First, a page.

To give you an idea of how busy they are the team received a staggering 1,053 complaints regarding noise issues alone in the past year – around three a day on average.
Our first stop on Tuesday saw us dealing with one of our perennial problems – the illegal dumping of rubbish – aka fly tipping.
Our approach to this problem is based on working with communities in the first instance to ensure they have all the right information and facilities to dispose of waste properly. This will then be backed up by strong enforcement action for those who continue to fly tip and dump their rubbish.
It really irritates me – and it should annoy every tax payer – to see the amount of litter and waste that is dumped in the borough. This filthy disrespect not only makes the town look a mess but it also costs a small fortune to clean it up and the infographic above gives you an idea of how big a problem this is for Oldham Council.
In addition to those seven new education and enforcement officers we’ve also now invested in an additional 10 street cleaners although – whilst we are happy to invest in frontline services, even in very difficult financial times – that money could be far better used on other things.
That morning we had a real live case of fly tipping to deal with.
Officers began sifting through the refuse for evidence of ownership and, under piles of children’s homework and takeaway left overs, we did actually find some information of interest relating to an address. The team will investigate this further and after bagging the waste in the pink/red enforcement bags we moved on again.
Our next stop was just a couple of streets away where we met up with officers from the team who are tackling issues regarding privately owned and rented properties.
The improvement of private sector housing is a priority for the council and this team are central to delivering that. The Selective Licensing of Private Landlords, a new scheme which was approved by Cabinet before Christmas, is just one example of the activity that the team are involved in which aims to not just improve individual properties, but the area as a whole.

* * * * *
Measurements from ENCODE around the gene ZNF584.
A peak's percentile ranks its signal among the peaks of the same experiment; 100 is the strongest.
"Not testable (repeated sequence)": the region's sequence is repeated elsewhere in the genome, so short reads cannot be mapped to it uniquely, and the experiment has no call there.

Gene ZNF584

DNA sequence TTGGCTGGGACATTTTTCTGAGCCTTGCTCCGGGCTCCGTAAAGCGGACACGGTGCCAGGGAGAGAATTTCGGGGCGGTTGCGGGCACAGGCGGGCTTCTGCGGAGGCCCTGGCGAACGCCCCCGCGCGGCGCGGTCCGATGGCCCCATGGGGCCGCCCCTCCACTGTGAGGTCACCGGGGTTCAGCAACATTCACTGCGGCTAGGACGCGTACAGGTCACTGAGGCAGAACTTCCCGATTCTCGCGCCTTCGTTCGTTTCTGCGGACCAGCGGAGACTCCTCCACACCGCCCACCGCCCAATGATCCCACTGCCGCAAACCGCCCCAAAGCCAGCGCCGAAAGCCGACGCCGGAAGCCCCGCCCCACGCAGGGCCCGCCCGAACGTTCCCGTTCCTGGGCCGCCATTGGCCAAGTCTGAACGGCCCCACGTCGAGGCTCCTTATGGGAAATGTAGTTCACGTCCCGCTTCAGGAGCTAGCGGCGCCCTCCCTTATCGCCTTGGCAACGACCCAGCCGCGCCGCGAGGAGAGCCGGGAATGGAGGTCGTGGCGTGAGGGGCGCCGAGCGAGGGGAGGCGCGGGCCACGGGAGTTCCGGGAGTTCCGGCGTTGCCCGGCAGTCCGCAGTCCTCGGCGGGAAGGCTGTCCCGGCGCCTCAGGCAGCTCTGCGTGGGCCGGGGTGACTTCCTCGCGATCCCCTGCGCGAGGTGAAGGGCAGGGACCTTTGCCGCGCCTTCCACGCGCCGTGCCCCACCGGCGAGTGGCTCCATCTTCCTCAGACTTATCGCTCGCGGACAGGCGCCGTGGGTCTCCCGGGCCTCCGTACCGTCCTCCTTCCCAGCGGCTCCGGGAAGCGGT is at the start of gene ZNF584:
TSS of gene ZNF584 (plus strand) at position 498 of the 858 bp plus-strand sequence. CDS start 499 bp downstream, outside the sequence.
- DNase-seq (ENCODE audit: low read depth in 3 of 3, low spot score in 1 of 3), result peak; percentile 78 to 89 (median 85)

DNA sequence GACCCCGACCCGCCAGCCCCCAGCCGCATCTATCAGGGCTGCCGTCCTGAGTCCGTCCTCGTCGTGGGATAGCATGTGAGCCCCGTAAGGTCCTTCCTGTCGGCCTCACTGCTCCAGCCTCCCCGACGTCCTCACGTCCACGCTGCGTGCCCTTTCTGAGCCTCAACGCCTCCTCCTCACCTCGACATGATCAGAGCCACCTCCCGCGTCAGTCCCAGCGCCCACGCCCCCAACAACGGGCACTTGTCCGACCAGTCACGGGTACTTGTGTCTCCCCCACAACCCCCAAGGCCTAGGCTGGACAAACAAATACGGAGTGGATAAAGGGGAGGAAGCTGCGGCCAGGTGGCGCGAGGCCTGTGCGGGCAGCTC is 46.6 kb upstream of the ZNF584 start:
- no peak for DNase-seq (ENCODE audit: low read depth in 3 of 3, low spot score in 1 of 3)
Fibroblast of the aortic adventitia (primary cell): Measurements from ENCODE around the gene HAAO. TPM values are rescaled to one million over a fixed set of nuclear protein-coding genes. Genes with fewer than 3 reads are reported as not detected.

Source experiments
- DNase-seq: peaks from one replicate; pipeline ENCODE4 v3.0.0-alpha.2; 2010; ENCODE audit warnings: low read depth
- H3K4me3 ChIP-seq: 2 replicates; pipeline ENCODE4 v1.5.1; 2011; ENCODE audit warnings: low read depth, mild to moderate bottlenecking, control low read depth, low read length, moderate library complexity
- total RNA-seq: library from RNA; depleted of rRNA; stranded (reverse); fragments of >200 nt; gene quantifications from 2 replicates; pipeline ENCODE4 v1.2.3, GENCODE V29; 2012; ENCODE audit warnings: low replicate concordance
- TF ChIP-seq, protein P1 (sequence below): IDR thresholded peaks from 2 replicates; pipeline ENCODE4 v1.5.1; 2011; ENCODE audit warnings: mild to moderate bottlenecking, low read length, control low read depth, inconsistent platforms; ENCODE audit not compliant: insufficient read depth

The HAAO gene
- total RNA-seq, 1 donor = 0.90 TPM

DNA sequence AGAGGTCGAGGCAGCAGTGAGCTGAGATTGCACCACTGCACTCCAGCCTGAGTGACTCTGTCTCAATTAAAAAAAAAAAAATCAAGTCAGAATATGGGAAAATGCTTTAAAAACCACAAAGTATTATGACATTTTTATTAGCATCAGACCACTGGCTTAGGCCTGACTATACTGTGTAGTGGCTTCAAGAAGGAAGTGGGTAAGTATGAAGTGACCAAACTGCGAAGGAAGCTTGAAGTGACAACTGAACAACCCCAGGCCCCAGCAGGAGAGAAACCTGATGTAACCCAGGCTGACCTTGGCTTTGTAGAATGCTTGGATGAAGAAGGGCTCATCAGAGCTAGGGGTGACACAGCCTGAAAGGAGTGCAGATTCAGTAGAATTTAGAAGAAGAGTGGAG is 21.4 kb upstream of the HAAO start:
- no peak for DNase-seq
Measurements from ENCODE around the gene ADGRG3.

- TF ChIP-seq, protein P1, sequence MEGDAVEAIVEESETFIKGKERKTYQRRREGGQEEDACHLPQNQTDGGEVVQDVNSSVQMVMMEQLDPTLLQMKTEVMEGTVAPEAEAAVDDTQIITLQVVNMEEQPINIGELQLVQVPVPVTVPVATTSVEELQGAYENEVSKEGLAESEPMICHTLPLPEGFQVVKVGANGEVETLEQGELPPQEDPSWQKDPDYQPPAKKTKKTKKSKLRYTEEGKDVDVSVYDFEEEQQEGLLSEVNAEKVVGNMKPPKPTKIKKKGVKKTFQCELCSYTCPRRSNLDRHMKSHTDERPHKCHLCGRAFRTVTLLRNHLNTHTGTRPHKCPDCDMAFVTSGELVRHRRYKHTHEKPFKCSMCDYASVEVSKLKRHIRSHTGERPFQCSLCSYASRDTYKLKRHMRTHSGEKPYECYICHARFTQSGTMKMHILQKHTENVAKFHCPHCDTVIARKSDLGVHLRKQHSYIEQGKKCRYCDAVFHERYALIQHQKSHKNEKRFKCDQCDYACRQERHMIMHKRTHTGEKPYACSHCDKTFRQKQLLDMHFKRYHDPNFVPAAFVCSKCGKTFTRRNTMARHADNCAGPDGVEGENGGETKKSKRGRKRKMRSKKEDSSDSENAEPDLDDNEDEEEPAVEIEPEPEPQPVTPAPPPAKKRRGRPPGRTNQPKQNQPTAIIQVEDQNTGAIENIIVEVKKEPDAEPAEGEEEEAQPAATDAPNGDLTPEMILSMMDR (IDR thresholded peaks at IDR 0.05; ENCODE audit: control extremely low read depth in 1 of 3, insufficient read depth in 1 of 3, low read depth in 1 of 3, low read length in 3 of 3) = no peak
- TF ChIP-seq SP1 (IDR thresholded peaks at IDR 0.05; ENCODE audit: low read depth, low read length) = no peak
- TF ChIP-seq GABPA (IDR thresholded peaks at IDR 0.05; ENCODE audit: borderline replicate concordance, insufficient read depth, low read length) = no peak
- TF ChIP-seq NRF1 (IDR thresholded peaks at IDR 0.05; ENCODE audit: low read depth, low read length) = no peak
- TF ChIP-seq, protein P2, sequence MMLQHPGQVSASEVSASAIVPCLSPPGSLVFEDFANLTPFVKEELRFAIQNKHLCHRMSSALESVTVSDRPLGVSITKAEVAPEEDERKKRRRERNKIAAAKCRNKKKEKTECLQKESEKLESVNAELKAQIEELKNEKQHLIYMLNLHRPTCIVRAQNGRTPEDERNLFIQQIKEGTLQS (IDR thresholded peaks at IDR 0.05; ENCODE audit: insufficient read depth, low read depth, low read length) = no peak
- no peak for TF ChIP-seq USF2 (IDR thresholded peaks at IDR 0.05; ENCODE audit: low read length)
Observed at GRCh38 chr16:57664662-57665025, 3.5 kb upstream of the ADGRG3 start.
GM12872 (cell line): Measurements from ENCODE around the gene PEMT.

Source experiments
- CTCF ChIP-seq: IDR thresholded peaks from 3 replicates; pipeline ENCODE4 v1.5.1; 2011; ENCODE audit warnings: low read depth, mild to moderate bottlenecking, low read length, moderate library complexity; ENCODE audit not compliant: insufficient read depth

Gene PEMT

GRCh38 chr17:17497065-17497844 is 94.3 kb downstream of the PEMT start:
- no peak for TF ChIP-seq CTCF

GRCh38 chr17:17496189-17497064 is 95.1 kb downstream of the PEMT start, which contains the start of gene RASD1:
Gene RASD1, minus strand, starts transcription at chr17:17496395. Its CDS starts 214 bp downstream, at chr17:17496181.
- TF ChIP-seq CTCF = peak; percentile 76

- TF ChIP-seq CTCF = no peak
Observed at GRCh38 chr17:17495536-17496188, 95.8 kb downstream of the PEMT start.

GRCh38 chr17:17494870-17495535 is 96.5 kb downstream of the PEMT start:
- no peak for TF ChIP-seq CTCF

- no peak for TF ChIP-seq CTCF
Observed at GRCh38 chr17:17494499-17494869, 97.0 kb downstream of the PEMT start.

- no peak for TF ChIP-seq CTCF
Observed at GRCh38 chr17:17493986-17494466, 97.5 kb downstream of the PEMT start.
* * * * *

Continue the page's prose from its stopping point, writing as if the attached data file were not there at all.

There’s a lot of work going on to improve the standard of the environment and good advances have been made, but there’s no doubt that there is still a long way to go in some areas.
The filthy sight that faced us at the back of one particular tenanted property that morning was horrific. It looked like the aftermath of something apocalyptic and was obviously a health hazard.
Unfortunately it wasn’t an isolated scene and as we walked down this row a similar sight greeted us in several insecure back gardens.
The enforcement team are making inroads and work tirelessly to keep up on activity like this but things will only ever really improve when individuals change their ways and the community collectively does their bit too.
Thankfully though, it wasn’t all about muck and mice out with these teams. It’s easy to forget that the eventual outcomes from a typical morning’s unenviable tasks like this are often hugely positive for individuals, neighbourhoods and communities.
These staff are rightly proud of the difference they make, and so am I.
To these genuine unsung heroes – busy keeping our borough clean and safe and taking to task those who put it at risk – I say a huge thank you.
Thanks for listening,